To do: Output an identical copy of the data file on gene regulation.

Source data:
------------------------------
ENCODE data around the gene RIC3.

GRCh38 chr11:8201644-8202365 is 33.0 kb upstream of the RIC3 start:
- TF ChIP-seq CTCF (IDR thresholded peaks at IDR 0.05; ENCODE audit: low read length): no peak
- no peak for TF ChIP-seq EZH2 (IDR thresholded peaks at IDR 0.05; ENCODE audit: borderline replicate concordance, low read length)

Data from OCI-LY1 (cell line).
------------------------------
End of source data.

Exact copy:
ENCODE data around the gene RIC3.

GRCh38 chr11:8201644-8202365 is 33.0 kb upstream of the RIC3 start:
- TF ChIP-seq CTCF (IDR thresholded peaks at IDR 0.05; ENCODE audit: low read length): no peak
- no peak for TF ChIP-seq EZH2 (IDR thresholded peaks at IDR 0.05; ENCODE audit: borderline replicate concordance, low read length)

Data from OCI-LY1 (cell line).